The suggestion caught me by surprise.
“When you pass kids on the street,” said Youth Services Director Andrea Egmont at a community awards ceremony, “say hello.”
As a parent, a grandparent and a retired high school teacher of 35 years, I’m aware of the youthful eyeroll at connecting with adults.
“They might think you’re a little weird,” she continued, “but saying hello acknowledges them as individuals.”
This got me to thinking — this time in connection with crossing paths with other adults, especially women.
I am a daily walker. My route takes me along country roads and though Maudslay State Park. I often pass other walkers or joggers coming from the opposite direction. My tendency is to make eye contact, to nod and to say hello.
Some reciprocate in that very same sequence, but others stare straight ahead, oblivious to or deliberately avoiding any interaction. Why is that?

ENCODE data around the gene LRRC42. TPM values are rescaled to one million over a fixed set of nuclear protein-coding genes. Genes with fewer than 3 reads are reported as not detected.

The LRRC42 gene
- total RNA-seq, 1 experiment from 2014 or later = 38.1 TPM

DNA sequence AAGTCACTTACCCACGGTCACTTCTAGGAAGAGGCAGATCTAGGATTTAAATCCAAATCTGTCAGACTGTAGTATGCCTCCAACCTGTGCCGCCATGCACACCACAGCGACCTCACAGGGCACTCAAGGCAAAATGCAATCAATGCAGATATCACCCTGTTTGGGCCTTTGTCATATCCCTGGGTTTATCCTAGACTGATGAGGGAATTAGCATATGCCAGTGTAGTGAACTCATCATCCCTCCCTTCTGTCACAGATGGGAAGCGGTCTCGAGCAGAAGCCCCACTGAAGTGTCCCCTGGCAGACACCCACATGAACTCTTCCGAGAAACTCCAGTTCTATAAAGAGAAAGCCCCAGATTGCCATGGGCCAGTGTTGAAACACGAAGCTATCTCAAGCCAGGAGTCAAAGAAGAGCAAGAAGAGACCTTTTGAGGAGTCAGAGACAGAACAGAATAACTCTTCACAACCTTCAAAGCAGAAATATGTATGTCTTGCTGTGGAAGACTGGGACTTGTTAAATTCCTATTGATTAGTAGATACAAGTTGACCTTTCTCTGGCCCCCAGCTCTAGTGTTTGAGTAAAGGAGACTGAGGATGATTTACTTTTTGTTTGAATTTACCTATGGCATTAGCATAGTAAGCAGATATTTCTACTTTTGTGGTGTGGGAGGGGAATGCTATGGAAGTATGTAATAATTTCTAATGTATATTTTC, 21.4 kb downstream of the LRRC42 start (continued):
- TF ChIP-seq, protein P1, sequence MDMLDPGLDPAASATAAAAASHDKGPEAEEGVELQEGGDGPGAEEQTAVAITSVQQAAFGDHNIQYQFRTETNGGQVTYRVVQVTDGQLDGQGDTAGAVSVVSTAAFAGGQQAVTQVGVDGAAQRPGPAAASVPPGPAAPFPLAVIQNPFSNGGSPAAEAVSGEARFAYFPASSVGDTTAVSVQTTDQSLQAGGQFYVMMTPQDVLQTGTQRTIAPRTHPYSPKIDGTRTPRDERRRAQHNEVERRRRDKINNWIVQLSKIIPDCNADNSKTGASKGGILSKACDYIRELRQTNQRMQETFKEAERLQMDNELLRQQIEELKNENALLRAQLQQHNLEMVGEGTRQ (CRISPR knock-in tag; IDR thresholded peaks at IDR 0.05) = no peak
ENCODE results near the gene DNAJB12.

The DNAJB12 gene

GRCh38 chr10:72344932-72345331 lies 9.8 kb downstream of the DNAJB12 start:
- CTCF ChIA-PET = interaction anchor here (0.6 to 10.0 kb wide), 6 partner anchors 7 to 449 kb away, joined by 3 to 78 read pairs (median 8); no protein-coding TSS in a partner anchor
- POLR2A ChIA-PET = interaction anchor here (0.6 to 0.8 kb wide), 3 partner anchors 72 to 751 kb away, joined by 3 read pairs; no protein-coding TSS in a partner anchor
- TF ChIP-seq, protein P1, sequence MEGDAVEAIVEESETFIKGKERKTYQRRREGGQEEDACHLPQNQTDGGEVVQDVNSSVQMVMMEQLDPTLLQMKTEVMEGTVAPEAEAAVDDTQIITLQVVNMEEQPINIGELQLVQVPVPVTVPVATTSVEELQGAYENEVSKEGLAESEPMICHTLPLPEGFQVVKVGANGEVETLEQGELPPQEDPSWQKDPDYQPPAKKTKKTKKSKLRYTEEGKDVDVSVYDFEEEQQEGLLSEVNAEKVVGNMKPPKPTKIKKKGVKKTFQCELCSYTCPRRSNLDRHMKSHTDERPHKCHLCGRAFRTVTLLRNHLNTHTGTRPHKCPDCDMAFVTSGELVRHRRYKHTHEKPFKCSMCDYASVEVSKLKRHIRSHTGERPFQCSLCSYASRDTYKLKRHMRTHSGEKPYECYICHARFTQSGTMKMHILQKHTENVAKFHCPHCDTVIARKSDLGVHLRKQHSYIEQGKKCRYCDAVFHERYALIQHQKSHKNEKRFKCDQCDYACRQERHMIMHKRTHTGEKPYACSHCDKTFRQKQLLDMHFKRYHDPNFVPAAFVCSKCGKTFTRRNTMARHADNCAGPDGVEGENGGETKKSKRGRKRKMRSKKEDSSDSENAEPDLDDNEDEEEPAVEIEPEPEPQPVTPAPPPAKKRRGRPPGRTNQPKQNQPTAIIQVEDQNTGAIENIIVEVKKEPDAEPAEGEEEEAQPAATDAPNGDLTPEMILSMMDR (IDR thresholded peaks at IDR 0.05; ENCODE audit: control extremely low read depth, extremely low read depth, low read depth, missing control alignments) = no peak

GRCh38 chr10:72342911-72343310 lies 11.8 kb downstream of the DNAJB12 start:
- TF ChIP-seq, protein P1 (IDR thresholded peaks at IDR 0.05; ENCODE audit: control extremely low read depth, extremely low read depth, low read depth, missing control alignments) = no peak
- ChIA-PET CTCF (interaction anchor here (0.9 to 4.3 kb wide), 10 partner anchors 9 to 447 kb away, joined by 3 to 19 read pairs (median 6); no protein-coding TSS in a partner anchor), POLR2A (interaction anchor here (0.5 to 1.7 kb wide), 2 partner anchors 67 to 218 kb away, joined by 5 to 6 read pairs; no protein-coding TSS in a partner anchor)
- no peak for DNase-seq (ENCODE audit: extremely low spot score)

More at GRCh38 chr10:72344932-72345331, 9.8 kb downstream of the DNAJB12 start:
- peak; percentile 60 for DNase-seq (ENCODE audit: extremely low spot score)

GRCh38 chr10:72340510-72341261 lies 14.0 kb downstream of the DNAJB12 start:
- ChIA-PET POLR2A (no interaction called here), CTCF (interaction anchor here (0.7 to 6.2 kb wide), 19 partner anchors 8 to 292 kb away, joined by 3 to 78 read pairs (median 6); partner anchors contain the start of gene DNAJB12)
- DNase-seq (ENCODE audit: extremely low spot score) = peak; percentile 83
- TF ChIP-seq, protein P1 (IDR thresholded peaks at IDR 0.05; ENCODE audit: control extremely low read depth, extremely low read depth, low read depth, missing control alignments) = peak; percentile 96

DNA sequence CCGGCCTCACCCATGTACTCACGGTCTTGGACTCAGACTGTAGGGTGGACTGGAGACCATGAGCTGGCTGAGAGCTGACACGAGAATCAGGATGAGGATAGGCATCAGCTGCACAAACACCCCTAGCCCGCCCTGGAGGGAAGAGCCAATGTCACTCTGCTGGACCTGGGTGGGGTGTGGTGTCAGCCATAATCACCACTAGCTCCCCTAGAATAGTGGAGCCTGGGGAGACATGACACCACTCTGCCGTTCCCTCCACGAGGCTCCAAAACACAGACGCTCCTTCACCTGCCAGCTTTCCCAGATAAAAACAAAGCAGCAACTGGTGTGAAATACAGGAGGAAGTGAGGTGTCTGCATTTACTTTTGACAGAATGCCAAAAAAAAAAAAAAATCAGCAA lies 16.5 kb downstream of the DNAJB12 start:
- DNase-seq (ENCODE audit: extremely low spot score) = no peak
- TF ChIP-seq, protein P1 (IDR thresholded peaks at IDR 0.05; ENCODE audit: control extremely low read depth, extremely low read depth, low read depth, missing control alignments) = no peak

In one instance, I know the answer. The St. John the Evangelist center across the Artichoke River in West Newbury often holds silent retreats on weekends, and on those occasions I often cross paths with participants. I can tell that such a person is caught in a dilemma — to say hello and break the vow or to say nothing and appear rude. Usually the compromise is to merely nod in my direction.
Others, I suppose, are preoccupied in thought. Some are deep into whatever is coming out of their earphones. For some it may be a matter of personality. For years I have passed a jogger who stares straight ahead, without a sideward glance or acknowledgment, seemingly irritated by my mere presence. For some it may be a feeling of superiority or, the opposite, inferiority. For some it may be suspicion or fear, especially in women.
I am a big person — 6-foot-5 (well, maybe shrinking a little) and well over 200 pounds. Am I perceived as a threat? Would saying hello put the other person in jeopardy?